On Monday, a technologically-based technology solution for home-based, remote-assisted rehabilitation (VCT) technology is announced, which will begin testing patients with hospitals in December.
According to the name SvitHome, an "innovative system" that focused on "physical rehabilitation after a stroke, done at home, with remote monitoring of health workers," according to the Faculty of Science and Technology of the University of Coimbra (FCTUC), consists of "intelligent" inserts of "two-interface-related" tablets "and" online communication platform between therapist and patient.
Technology, a result of collaboration between the Institute of Systems and Robotics (ISR) of the FCTUC and the Pedro Nunes Institute (IPN), is being tested in December in patients in two hospitals, one in Barcelona (Spain) and another in Groningen (Netherlands).
In a message to the LUS agency, the FCTUC says that "the idea came in 2015 as part of the research of electronics research led by ISR Mahmoud Tavakoli.
"Knowing the project, IPN has explored its application potential and has progressed to constitute a consortium that enabled the development of a system that could reach the market", says FCTUC.
The team expanded to EIT Health, which has donated around 500,000 euros to the project, Fundacio Privada per la Recerca and La Docencia Sant Joan de Deu, Spain, to GMV Innovating Solutions, also from Spain, in University hospital in Groningen (The Netherlands) and two Portuguese drivers (Svord Health and SoftBionics).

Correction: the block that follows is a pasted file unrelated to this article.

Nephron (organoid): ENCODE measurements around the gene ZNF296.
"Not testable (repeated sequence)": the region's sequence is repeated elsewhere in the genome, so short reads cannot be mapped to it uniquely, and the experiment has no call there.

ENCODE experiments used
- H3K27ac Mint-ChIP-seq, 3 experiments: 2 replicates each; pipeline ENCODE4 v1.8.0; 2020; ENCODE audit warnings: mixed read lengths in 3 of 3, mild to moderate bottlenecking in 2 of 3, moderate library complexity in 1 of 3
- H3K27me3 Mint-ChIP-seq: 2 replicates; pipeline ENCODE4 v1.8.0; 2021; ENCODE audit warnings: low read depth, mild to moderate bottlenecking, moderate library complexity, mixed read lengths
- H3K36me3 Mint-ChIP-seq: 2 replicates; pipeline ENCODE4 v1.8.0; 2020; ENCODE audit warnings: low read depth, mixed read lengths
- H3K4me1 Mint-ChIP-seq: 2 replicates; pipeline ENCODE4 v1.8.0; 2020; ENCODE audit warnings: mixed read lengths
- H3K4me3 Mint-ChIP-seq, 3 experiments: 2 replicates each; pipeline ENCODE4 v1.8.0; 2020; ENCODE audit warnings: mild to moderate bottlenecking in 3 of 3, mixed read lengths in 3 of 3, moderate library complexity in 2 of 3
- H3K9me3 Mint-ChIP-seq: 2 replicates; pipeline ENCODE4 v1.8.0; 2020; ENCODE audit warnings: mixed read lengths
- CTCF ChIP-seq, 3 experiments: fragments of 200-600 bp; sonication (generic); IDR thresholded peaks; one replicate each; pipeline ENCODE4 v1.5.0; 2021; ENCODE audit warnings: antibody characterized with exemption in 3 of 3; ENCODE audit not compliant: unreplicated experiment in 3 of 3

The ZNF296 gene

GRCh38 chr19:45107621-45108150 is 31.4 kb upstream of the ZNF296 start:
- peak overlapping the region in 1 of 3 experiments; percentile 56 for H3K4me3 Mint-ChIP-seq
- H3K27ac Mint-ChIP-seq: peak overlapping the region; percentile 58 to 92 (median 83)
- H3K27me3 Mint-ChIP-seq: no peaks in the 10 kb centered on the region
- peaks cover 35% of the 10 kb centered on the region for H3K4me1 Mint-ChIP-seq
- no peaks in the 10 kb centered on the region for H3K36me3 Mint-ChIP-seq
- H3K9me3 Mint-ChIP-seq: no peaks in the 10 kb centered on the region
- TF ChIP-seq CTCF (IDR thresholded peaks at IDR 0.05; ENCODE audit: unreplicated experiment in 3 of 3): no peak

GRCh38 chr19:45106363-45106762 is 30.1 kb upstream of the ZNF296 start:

The great goal of the SvitHome solution, which can reach the market by 2020, is to "rehabilitate patients in patients who have had a stroke. It is a technology that has a great impact, both for patients and for health systems," says Antonio Lindo that Cunha, the project coordinator currently working at the Laboratory of Automation and Systems (LAS) IPN in Coimbra.
"On the one hand, the patient is able to maintain sanitary aid on several occasions, reduce costs and speed up the recovery process. On the other hand, health workers can treat more people with the same human resources, adjust therapies and become more effective in rehabilitation", points out the FCTUC, Antonio Lindo da Cunha.
From sensors distributed throughout the floor, cartridges that are embedded in a patient's shoes evaluate up to 200 pressure points as they perform exercises determined by the therapist, in the form of a balanced game (developed for effect), installed on the tablet, explains the FCTUC.
At the same time, he added, "the system provides the patient with real-time information and sends information to the therapist through the web platform, allowing him to monitor the progress of rehabilitation and make adjustments if necessary."
What distinguishes this technology using flexible electronics and the consortium intends to extend its application to other pathologies, such as a diabetic foot, should be "personalized and participative". This technology "connects a patient with a healthcare provider, bet on the concept of a" home hospital ", emphasizes Antonio Lindo da Cunha.
"It is estimated that this technology implies a cost reduction of up to 35%, with a direct impact on healthcare spending and household savings", says the researcher.
The strike is one of the leading causes of death in Portugal. Every day, about 12 million people suffer from stroke and survive. Of these, two out of three have difficulty walking and have a high risk of falling.